Christina's Corner - Sufficient Grounds...and Nutrients

 

Chrstina's Corner - Sufficient Grounds...and Nutrients

Newsletter #4 - April 2019

 

April showers bring May flowers! But April thunderstorms, with wind and sometimes hail, can shorten the bloom period of many early blooming trees and shrubs such as Cherry, Peach, Plum, deciduous Magnolia, Azalea, and Camellia. Enjoy the show while it lasts, because Spring comes and goes with warm days, cool nights, followed by freezing winds and low temperatures the next week!

While the weather extremes can be frustrating, especially when you are anxious to get your Summer vegetable garden going or plant your landscape, maybe you could use this time to understand the process of growth and nutrient use in plants. Having that crucial knowledge will make your work much simpler than just trying to figure out which fertilizer to buy from the huge assortment on the shelf.

First, realize that soil fertility is a different aspect of the garden picture that is frequently taken for granted, but everything we do in the garden depends upon it. Soil fertility is not the same thing as fertilizer – fertility is our soil’s ability to attract and bond with water molecules, nutrients, and minerals, making them accessible to plant roots. Fertility relates to the presence, or lack thereof, of organic materials (compost, leaf mold, humus, peat moss), as well as organisms that inhabit our soil (bacteria, fungi, nematodes, worms), which comprise the links within the soil web that all plants require to properly grow and produce.

Nature’s way of building soil fertility involves amazing diversity and intense cooperation. Every ecological niche is filled and everything is gathered, recycled, and conserved. No area is left bare and no opportunity is lost in this process. And nature is patient. But us? Not so much. We want it now, or, barring that, as soon as possible. Therefore, we seek answers to our garden or landscape issues from a bag or bottle picked up from our local nursery, often without actually understanding the problem at hand. Nature can use our help, but we should be more conscientious about how we “help” an already perfected process.

The most important part of every plant is the part we do not see – the roots. No plant can survive without a strong, healthy root system and this system depends on our soil to provide a stable, nutritious base camp. Many nutrients are present within our soils, while some are gathered by the plant from the air or water. Providing a soil rich in organic matter and nutrients still doesn’t guarantee complete success – there are still insects, diseases, and weather extremes - but is the foundation for all future growth.

The way plants work is a complete mystery to most of us, but the process is a fascinating symphony of “instruments” (nutrients) playing together in an epic composition of astounding proportions, building to a crescendo of glorious growth, bloom, and fruit. But we are sometimes misled into believing that a simple NPK (Nitrogen-Phosphorus-Potassium) fertilizer provides everything our plants need. We occasionally hear mention of trace elements or micronutrients, but assume these have little importance since the plants use far more of the Big 3. This is not the case at all, as each different element must build upon what the other nutrients before have accomplished.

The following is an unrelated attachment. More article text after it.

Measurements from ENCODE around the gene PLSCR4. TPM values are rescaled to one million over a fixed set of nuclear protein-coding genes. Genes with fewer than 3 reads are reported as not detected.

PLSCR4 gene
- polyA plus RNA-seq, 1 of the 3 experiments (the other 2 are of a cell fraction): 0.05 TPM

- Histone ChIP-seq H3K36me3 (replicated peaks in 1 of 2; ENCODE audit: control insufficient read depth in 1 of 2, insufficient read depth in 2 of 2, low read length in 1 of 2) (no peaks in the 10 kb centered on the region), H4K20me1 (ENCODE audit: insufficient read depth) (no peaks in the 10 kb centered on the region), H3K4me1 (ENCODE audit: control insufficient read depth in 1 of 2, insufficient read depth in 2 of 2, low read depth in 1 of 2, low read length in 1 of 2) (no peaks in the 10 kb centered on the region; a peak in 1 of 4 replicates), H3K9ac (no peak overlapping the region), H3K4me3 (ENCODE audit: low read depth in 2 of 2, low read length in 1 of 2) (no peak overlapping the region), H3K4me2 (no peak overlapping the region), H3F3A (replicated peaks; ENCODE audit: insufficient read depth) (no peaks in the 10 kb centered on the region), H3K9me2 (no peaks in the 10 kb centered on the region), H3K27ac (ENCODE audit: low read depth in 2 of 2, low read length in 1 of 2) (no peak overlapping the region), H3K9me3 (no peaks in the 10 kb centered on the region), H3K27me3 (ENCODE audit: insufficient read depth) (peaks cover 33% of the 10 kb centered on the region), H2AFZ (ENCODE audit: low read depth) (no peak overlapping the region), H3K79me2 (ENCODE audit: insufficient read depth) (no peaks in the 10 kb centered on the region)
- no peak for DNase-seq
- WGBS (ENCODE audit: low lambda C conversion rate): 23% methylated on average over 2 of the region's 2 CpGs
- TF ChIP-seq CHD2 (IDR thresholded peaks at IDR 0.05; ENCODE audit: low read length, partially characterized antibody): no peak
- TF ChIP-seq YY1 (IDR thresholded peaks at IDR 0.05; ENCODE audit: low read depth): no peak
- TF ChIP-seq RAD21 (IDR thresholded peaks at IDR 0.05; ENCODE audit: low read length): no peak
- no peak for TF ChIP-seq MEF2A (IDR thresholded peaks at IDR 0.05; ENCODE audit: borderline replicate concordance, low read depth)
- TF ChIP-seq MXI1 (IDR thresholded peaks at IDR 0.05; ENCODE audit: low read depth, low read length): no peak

Plant growth begins with Boron, which activates Silicon – the highway and the vehicle. Silicon carries all other nutrients, starting with Calcium, which binds with Nitrogen, to form amino acids, DNA, and cell division. The amino acids form proteins like chlorophyll, and tag trace elements – especially Magnesium, which transfers energy via Phosphorus to Carbon – to form sugars, which are then carried where needed by Potassium. Other nutrients needed by plants include Iron, Manganese, and Copper.

Whew! And you thought your life was complicated? The life of a plant is a gorgeously choreographed dance - a work of art geared entirely toward survival. Now, consider that these processes can only occur if there is a sufficient amount of each nutrient present – nothing happens without Boron, even if it is only needed in small amounts, and nothing travels without Silicon. So, all parts of the chain are necessary to provide growth. All the NPK fertilizer in the world can’t build the highway, or provide the vehicle, to transport the other nutrients to their destination.

Lesson: Read your labels, know your plant, and always feed the soil so that it can feed your plants for many years. See you soon at River Valley!